We are sad to announce that Puerto Rican writer Emilio Díaz Valcárcel (1929) passed away on Monday, February 2, 2015. [Many thanks to Marta Aponte and Paloma Díaz for bringing this item to our attention.] Here are excerpts from a biography by Grupo Editorial EPRL:
Short story writer, novelist and playwright who was part of the 1945 generation, which was known for its concerns about changes in the social, economic and political order that were being experienced in Puerto Rico. The author addressed these themes broadly in his literary work.
Díaz Valcárcel was born in October of 1929 in Trujillo Alto. He enrolled at the Río Piedras campus of the University of Puerto Rico, where he completed a degree in Social Sciences. He interrupted his studies in 1949 to serve in the United States military in the Korean War. During his military service, he worked as a war correspondent for the San Juan magazine Presente. The military service would serve as a topic for his short stories. Upon returning to Puerto Rico, he continued his university studies and worked as a writer and scriptwriter for the Community Education Division (DIVEDCO for its Spanish acronym).
[. . .] His first book of short stories, El asedio y otros cuentos, was published in 1958. Later, he returned to some stories he had completed in 1958, inspired by his experiences in the war, and published them in 1963 under the title Proceso en diciembre. El hombre que trabajó el lunes (1966) is a novella that is part of a book of stories with the same title. Other themes addressed in these collections include the misery and difficulty of life in the small towns and the alienation of the bourgeoisie.
The book of short stories Napalm (1971) is divided into three parts. In the first, he returns to the topic of the Korean War; in the second, he focuses on the Puerto Ricans living in New York, the victims of discrimination and social marginalization; and finally, in the last, he looks at daily life in a town on the island. The same year, an anthology of his best stories was published, titled Panorama (Narraciones 1955-1967).
Díaz Valcárcel tried his hand with the novel in 1972 with the publication of Figuraciones en el mes de marzo, a finalist for the Biblioteca Breve Prize from the publisher Seix Barral (Barcelona). In the novel, the author recreates the anguish of a character who, having fled the political and social situation of his country, finds himself in self-exile in Madrid, and from then on must travel the world in a desire to flee from himself.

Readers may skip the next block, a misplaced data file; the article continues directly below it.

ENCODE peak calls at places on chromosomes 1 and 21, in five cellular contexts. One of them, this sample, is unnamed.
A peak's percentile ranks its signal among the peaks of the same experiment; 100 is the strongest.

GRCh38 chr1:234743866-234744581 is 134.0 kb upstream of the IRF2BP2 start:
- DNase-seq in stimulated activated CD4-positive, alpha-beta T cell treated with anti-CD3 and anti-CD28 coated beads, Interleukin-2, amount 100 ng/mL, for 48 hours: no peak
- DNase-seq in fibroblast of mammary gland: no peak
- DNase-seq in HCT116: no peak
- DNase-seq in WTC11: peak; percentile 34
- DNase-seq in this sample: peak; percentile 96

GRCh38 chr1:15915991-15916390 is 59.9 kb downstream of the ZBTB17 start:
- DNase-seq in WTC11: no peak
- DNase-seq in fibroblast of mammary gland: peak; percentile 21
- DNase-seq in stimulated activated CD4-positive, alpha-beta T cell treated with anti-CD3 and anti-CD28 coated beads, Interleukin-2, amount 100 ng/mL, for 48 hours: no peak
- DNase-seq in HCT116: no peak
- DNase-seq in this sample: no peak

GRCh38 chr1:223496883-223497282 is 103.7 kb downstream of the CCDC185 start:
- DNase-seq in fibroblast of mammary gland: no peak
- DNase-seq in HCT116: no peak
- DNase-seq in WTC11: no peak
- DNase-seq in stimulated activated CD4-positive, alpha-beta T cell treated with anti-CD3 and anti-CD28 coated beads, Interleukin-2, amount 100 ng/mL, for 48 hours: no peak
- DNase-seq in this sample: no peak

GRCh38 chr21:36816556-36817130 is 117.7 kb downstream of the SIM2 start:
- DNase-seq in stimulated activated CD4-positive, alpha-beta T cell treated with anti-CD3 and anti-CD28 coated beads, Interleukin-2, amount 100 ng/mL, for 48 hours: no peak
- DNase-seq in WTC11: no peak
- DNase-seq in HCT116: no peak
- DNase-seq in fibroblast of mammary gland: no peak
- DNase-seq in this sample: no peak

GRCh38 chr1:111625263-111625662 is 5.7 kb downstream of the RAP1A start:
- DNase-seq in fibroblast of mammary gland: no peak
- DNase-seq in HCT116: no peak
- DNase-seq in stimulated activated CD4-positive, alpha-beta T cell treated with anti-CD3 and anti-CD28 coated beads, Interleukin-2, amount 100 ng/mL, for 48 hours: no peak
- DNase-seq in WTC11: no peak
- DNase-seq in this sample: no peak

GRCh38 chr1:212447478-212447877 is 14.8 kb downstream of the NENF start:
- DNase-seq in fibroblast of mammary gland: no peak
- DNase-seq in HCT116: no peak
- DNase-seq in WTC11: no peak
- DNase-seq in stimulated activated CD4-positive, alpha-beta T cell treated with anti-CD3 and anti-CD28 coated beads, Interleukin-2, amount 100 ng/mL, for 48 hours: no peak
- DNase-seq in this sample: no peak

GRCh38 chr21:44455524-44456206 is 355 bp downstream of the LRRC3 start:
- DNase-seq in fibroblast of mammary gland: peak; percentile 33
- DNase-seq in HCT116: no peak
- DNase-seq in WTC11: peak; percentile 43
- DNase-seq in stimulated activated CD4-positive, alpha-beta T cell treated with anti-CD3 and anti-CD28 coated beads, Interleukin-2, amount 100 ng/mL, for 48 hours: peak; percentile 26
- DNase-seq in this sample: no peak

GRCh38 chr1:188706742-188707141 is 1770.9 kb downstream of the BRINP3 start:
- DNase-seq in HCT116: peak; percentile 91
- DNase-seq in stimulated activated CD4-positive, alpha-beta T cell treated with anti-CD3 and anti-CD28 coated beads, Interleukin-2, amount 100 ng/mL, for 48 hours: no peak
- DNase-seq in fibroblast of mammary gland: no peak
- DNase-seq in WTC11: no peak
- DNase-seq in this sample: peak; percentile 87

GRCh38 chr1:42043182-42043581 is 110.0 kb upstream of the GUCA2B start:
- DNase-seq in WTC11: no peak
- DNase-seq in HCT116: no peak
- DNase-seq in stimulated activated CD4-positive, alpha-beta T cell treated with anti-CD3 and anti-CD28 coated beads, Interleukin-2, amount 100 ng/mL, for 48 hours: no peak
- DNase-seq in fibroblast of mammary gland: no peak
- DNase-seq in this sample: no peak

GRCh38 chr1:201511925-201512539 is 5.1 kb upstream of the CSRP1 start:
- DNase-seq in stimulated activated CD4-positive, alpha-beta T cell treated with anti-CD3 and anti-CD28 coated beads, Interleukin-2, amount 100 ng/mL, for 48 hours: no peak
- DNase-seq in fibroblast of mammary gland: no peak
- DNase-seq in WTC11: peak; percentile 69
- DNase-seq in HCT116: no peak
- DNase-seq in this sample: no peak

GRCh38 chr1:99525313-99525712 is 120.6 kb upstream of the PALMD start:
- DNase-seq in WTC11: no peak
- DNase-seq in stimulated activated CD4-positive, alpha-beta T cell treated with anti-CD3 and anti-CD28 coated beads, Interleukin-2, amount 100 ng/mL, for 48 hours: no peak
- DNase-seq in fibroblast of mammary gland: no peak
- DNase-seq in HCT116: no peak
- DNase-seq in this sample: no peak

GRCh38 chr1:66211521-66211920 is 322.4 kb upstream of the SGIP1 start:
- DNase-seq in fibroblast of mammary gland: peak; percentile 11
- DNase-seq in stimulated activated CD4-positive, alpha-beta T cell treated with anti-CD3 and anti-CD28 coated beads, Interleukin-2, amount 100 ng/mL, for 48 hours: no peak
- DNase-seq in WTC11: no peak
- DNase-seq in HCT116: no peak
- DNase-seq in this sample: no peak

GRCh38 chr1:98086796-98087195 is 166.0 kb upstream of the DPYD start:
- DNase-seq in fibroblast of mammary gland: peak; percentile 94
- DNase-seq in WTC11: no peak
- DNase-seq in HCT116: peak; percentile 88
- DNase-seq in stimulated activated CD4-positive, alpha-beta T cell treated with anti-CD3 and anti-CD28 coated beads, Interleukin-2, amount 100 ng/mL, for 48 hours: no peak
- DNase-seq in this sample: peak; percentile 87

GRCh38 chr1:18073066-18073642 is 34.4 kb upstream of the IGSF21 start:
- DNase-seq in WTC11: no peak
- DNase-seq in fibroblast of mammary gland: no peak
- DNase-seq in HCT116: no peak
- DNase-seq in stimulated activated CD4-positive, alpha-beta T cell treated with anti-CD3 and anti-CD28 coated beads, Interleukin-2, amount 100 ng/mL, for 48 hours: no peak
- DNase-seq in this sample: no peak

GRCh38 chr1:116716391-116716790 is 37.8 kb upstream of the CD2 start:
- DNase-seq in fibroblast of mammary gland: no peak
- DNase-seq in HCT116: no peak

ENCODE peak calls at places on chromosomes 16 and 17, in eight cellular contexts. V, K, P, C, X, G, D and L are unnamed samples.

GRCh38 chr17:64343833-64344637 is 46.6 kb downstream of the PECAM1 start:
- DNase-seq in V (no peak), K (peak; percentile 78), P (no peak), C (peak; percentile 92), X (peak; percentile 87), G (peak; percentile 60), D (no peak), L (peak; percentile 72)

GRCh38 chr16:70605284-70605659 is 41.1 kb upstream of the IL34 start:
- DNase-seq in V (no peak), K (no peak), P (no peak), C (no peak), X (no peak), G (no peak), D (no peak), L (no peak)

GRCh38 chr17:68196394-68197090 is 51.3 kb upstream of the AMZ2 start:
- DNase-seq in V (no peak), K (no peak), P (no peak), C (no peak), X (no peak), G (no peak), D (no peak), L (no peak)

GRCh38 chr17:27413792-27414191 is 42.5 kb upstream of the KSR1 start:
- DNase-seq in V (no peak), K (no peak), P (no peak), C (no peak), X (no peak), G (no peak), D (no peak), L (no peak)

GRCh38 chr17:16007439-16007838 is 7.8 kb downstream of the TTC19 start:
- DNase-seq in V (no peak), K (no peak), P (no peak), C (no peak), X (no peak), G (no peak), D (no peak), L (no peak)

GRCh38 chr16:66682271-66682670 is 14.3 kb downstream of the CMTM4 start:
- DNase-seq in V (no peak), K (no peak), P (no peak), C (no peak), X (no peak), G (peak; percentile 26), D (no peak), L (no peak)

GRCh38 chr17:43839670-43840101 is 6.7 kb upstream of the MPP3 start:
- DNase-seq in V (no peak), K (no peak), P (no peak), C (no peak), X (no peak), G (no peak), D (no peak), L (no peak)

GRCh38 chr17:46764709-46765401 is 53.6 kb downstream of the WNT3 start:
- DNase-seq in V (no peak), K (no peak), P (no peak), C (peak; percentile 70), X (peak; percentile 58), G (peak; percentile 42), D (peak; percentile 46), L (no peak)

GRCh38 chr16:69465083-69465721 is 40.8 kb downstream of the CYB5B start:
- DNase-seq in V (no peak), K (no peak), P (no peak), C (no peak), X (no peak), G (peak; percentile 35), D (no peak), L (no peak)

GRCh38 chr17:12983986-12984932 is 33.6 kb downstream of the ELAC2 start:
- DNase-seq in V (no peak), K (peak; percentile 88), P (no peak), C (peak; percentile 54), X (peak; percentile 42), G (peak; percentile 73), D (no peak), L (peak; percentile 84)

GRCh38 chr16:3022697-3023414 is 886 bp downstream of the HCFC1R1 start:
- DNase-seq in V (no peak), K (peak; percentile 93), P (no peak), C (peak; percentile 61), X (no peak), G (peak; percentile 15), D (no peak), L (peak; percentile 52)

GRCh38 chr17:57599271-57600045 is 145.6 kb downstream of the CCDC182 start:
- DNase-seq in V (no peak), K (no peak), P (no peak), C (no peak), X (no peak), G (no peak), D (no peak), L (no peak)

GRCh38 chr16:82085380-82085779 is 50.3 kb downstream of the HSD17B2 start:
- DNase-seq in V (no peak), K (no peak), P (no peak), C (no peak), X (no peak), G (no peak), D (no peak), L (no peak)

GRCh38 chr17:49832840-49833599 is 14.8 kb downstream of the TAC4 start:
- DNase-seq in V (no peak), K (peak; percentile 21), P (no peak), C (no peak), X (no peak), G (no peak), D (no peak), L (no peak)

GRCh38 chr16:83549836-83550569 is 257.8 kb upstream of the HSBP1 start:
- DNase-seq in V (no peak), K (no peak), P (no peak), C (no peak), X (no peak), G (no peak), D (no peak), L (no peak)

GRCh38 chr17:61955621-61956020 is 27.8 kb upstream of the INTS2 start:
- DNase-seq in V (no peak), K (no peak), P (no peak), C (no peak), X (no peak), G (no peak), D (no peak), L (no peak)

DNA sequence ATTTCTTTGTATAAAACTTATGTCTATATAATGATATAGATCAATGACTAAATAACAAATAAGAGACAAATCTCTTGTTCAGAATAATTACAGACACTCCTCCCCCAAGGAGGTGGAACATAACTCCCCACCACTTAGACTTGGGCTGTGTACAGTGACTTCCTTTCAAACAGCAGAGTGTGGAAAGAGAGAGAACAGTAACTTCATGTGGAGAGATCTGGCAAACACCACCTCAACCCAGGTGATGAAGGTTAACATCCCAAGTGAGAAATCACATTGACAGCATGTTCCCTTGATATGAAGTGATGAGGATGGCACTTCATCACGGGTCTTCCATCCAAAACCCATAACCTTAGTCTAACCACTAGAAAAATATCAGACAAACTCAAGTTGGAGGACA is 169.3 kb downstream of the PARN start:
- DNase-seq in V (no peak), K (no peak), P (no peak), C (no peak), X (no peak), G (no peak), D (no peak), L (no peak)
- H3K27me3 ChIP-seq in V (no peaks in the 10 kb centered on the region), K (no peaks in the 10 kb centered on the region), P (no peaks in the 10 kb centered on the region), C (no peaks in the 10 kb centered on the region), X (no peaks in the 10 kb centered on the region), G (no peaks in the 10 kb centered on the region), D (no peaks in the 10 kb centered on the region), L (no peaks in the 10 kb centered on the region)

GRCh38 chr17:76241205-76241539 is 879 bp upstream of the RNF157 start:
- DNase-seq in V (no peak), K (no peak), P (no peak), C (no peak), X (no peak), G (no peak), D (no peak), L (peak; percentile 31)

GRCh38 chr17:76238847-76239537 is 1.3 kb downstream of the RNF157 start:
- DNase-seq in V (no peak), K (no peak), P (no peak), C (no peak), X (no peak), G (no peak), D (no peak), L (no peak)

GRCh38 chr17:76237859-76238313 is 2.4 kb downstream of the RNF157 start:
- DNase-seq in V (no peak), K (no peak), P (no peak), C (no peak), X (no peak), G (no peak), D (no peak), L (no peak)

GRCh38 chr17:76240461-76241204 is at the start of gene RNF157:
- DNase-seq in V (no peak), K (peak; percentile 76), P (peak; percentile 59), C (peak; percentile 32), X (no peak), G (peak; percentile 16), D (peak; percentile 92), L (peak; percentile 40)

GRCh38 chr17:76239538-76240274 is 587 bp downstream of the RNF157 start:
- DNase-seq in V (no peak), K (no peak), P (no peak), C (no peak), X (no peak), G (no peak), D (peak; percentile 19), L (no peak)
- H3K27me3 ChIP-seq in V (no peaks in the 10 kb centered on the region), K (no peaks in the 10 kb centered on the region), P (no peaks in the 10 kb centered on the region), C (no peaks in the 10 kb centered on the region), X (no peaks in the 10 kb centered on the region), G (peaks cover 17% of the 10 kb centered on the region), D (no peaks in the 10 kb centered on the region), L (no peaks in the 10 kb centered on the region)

His following novel, Inventario (1975), dealt with the emptiness felt by a retired man after concluding that his life had been in vain. In Harlem todos los días (1978), he returns to the topic of exile in New York, highlighting, through satire and caricature, the immigrants’ problem of cultural identity, using the linguistic mixture of English and Spanish called “Spanglish.” He also presents the problems of the Puerto Rican identity of the generations of Puerto Ricans born in New York.
In 1981, he published Mi mamá me ama, in which he looks, with the same satirical humor, at the colonial mentality of the Puerto Rican upper middle class, which he considered assimilated into the United States way of thinking. He returned to a critique of the bourgeoisie in Dicen que de noche tú no duermes, a novel published in 1985. In El mejor de los mundos (1991), he moved away from daily life to immerse himself in a nostalgic evocation of a past that was not so contaminated by degraded values. In Laguna y Asociados (1995) Díaz Valcárcel creates a new satirical parody of Puerto Rico and contemporary Western society that depends on the economy of marketing and advertising. [. . .]
See full biography at http://www.enciclopediapr.org/ing/article.cfm?ref=09120302
For a biography in Spanish, see http://www.emiliodiazvalcarcel.com/biografia.html